- Launch a Git daemon with a whitelisted set of directories:
git daemon --export-all path/to/directory1 path/to/directory2
- Launch a Git daemon with a specific base directory and allow pulling from all sub-directories that look like Git repositories:
git daemon --base-path=path/to/directory --export-all --reuseaddr
- Launch a Git daemon for the specified directory, verbosely printing log messages and allowing Git clients to write to it:
git daemon path/to/directory --enable=receive-pack --informative-errors --verbose
git daemon [--verbose] [--syslog] [--export-all] [--timeout=<n>] [--init-timeout=<n>] [--max-connections=<n>] [--strict-paths] [--base-path=<path>] [--base-path-relaxed] [--user-path | --user-path=<path>] [--interpolated-path=<pathtemplate>] [--reuseaddr] [--detach] [--pid-file=<file>] [--enable=<service>] [--disable=<service>] [--allow-override=<service>] [--forbid-override=<service>] [--access-hook=<path>] [--[no-]informative-errors] [--inetd | [--listen=<host_or_ipaddr>] [--port=<n>] [--user=<user> [--group=<group>]]] [--log-destination=(stderr|syslog|none)] [<directory>...]
A really simple TCP Git daemon that normally listens on port "DEFAULT_GIT_PORT" aka 9418. It waits for a connection asking for a service, and will serve that service if it is enabled.
It verifies that the directory has the magic file "git-daemon-export-ok", and it will refuse to export any Git directory that hasn’t explicitly been marked for export this way (unless the --export-all parameter is specified). If you pass some directory paths as git daemon arguments, you can further restrict the offers to a whitelist comprising of those.
By default, only upload-pack service is enabled, which serves git fetch-pack and git ls-remote clients, which are invoked from git fetch, git pull, and git clone.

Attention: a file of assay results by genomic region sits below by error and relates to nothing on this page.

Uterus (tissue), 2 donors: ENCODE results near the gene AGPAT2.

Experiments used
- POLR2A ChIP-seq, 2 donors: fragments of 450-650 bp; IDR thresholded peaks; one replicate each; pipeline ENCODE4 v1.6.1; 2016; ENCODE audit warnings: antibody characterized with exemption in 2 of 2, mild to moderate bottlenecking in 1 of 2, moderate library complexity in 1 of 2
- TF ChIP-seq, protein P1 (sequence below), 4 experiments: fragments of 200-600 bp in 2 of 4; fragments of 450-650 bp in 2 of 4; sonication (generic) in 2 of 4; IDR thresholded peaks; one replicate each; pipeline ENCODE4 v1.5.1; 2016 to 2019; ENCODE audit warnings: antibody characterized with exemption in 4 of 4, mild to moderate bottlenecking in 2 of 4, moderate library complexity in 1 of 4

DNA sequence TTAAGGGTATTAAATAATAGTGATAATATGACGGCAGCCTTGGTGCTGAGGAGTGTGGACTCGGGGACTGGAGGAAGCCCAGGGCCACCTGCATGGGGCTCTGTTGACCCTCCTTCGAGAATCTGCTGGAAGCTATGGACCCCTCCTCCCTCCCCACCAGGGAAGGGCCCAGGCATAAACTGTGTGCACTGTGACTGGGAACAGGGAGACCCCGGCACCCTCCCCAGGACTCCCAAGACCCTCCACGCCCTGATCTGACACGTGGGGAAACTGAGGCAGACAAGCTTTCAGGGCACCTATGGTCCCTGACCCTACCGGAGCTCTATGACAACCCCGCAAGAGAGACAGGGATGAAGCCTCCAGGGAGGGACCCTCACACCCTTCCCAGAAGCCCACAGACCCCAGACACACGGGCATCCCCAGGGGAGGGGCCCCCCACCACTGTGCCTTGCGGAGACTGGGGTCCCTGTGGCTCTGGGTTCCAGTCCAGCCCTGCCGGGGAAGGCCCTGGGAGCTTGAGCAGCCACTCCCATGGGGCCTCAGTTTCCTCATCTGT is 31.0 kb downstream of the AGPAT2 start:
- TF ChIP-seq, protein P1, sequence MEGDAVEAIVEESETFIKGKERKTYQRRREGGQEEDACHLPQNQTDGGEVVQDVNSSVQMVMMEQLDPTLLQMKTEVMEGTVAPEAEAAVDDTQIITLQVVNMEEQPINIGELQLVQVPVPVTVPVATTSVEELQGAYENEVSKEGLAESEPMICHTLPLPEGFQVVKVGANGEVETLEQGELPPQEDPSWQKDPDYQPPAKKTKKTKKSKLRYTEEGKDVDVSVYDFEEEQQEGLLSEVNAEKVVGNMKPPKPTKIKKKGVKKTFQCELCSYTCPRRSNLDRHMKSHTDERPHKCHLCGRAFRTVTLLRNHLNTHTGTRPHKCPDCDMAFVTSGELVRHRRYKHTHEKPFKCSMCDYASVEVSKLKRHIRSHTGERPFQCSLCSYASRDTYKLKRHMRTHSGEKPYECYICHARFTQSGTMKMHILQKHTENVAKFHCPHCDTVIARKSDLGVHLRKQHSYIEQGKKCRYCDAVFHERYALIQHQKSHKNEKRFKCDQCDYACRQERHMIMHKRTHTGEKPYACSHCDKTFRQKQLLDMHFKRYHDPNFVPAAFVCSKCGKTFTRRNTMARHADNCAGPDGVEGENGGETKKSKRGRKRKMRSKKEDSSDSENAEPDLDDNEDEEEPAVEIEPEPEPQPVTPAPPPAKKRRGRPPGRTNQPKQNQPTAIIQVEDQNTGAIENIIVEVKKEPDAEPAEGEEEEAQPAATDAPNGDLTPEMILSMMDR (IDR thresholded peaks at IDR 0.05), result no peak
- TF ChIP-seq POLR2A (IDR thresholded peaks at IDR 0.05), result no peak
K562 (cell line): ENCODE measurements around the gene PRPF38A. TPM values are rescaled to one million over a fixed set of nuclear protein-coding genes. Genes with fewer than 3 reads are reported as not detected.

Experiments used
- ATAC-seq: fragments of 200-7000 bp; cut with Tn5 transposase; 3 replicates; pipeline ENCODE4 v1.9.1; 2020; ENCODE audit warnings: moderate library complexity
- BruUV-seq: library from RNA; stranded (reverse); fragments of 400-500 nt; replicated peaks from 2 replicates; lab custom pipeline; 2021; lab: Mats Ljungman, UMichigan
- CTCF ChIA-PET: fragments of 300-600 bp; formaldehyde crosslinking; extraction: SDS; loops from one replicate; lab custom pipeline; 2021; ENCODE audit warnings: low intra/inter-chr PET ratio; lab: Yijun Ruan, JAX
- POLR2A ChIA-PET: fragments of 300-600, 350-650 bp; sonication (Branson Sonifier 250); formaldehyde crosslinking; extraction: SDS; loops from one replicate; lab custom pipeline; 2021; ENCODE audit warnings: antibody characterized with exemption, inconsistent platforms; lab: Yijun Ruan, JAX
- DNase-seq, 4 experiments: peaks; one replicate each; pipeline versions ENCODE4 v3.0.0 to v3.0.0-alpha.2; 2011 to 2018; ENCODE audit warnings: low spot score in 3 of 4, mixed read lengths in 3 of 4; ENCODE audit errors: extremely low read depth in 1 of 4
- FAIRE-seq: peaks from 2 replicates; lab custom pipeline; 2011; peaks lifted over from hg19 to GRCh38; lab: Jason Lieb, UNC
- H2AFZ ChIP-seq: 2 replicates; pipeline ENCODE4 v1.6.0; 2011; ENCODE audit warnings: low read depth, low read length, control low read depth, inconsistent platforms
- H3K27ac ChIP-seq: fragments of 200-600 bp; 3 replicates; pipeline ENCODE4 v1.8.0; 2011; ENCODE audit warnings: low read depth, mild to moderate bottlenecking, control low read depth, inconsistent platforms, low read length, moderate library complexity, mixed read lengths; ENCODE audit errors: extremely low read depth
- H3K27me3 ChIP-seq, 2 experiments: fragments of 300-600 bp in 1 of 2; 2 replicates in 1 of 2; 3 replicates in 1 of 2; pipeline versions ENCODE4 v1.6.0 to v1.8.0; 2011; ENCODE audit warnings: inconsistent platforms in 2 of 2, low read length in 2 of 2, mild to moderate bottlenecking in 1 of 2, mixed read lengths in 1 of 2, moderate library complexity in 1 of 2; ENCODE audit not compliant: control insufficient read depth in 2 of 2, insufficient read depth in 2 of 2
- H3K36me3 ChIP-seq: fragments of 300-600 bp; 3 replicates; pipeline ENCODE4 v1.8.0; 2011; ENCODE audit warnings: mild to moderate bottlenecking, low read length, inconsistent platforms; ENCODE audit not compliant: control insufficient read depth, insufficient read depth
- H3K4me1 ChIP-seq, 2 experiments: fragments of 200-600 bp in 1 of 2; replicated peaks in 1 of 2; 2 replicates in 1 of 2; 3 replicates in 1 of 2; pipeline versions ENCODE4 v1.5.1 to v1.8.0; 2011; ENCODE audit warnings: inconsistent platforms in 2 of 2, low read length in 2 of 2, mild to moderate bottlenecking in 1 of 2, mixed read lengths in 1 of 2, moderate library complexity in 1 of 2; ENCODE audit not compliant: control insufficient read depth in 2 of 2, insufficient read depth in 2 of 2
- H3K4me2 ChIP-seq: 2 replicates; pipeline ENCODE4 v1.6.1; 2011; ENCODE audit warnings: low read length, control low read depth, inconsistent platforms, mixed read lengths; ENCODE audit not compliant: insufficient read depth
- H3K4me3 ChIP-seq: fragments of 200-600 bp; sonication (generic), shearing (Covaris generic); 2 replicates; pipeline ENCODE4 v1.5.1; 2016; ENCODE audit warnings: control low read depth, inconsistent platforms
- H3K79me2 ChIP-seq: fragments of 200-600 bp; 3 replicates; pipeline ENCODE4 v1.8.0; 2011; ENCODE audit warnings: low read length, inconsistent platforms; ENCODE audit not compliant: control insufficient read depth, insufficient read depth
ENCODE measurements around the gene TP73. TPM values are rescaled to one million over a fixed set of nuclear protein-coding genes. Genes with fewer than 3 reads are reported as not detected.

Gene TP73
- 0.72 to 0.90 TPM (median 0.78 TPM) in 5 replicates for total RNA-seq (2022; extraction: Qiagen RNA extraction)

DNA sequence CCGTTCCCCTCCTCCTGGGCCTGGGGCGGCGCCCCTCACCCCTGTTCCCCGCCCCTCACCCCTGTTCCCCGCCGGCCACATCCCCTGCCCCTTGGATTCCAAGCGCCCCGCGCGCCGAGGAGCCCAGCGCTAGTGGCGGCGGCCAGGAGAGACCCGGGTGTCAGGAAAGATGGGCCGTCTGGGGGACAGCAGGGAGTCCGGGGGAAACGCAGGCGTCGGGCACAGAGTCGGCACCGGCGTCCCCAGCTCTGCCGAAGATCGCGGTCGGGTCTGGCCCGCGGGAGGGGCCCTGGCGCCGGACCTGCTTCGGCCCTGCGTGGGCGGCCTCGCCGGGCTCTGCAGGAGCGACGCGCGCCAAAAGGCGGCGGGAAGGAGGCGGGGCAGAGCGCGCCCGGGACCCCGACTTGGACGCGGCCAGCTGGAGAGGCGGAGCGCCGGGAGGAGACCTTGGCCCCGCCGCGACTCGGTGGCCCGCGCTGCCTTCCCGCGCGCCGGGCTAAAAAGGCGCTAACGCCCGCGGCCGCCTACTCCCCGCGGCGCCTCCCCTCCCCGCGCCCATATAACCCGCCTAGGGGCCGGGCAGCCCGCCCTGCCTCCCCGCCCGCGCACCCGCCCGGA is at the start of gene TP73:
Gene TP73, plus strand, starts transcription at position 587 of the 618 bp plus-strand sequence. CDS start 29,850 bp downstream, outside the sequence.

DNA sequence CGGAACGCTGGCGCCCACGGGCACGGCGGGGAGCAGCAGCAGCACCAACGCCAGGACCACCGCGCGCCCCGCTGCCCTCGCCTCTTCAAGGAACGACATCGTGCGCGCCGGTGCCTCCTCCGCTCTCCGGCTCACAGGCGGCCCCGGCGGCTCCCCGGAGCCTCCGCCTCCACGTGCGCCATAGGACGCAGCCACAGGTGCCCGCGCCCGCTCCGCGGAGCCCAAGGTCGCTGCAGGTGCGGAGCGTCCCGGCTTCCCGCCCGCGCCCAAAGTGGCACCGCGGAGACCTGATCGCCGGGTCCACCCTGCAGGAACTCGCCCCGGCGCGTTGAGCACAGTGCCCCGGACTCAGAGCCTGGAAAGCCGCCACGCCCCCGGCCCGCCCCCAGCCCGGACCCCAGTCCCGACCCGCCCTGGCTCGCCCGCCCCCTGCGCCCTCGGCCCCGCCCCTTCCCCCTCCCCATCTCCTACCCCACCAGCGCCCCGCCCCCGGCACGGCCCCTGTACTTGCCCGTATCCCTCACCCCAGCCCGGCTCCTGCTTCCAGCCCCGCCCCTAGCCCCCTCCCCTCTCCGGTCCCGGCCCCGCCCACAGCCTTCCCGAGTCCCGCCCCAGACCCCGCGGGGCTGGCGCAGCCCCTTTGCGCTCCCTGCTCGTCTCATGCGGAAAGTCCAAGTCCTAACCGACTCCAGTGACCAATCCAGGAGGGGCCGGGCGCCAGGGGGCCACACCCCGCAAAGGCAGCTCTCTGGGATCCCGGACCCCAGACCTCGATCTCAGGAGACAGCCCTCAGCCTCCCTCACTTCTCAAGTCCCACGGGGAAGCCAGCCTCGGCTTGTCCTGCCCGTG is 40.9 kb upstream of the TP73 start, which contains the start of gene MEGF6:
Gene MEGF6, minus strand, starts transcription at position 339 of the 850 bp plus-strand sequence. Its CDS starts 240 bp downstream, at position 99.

This is ideally suited for read-only updates, i.e., pulling from Git repositories.
An upload-archive also exists to serve git archive.
Match paths exactly (i.e. don’t allow "/foo/repo" when the real path is "/foo/repo.git" or "/foo/repo/.git") and don’t do user-relative paths. git daemon will refuse to start when this option is enabled and no whitelist is specified.
Remap all the path requests as relative to the given path. This is sort of "Git root" - if you run git daemon with --base-path=/srv/git on example.com, then if you later try to pull git://example.com/hello.git, git daemon will interpret the path as /srv/git/hello.git.
If --base-path is enabled and repo lookup fails, with this option git daemon will attempt to lookup without prefixing the base path. This is useful for switching to --base-path usage, while still allowing the old paths.
To support virtual hosting, an interpolated path template can be used to dynamically construct alternate paths. The template supports %H for the target hostname as supplied by the client but converted to all lowercase, %CH for the canonical hostname, %IP for the server’s IP address, %P for the port number, and %D for the absolute path of the named repository. After interpolation, the path is validated against the directory whitelist.
Allow pulling from all directories that look like Git repositories (have the objects and refs subdirectories), even if they do not have the git-daemon-export-ok file.
Have the server run as an inetd service. Implies --syslog (may be overridden with --log-destination=). Incompatible with --detach, --port, --listen, --user and --group options.
Listen on a specific IP address or hostname. IP addresses can be either an IPv4 address or an IPv6 address if supported. If IPv6 is not supported, then --listen=hostname is also not supported and --listen must be given an IPv4 address. Can be given more than once. Incompatible with --inetd option.
Listen on an alternative port. Incompatible with --inetd option.